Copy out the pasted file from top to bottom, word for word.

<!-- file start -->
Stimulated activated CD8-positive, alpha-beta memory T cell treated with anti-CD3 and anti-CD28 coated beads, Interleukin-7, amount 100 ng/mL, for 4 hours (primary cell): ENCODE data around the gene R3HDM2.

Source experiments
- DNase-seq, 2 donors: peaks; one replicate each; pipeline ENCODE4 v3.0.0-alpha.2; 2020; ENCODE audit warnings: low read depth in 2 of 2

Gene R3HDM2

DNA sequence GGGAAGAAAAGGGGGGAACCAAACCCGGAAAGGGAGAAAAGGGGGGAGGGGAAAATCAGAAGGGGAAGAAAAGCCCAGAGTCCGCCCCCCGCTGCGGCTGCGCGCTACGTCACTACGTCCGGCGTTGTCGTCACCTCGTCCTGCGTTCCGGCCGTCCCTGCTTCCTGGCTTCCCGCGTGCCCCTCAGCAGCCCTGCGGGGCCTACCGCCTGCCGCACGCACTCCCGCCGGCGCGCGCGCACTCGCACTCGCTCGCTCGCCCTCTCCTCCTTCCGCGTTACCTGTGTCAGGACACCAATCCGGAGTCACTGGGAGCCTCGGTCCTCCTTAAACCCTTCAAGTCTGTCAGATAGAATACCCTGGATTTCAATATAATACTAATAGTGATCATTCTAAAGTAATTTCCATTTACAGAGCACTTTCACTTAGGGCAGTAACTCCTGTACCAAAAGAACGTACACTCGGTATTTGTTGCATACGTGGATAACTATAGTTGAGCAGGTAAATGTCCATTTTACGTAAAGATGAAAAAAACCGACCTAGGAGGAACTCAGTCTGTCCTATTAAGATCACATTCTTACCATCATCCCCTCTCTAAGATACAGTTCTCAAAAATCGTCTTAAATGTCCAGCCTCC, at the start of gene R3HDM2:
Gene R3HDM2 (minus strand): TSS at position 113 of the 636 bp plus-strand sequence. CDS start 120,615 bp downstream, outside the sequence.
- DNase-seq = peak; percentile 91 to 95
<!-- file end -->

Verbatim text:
Stimulated activated CD8-positive, alpha-beta memory T cell treated with anti-CD3 and anti-CD28 coated beads, Interleukin-7, amount 100 ng/mL, for 4 hours (primary cell): ENCODE data around the gene R3HDM2.

Source experiments
- DNase-seq, 2 donors: peaks; one replicate each; pipeline ENCODE4 v3.0.0-alpha.2; 2020; ENCODE audit warnings: low read depth in 2 of 2

Gene R3HDM2

DNA sequence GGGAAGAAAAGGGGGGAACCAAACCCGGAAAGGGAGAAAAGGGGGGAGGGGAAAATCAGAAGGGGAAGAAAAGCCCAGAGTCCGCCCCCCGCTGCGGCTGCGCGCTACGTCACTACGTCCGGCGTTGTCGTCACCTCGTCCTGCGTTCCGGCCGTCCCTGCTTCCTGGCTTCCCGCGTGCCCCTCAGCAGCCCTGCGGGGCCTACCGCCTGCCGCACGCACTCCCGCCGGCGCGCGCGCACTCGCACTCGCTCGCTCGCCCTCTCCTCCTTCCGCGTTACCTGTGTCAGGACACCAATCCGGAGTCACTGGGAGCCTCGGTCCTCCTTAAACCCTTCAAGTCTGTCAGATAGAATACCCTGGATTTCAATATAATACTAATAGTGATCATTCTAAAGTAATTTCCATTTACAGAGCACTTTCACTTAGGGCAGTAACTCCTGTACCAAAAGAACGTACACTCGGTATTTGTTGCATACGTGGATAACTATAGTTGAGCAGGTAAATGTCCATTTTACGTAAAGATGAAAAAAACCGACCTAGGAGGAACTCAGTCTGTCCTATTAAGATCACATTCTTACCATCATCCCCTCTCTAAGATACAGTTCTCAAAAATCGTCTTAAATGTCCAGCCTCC, at the start of gene R3HDM2:
Gene R3HDM2 (minus strand): TSS at position 113 of the 636 bp plus-strand sequence. CDS start 120,615 bp downstream, outside the sequence.
- DNase-seq = peak; percentile 91 to 95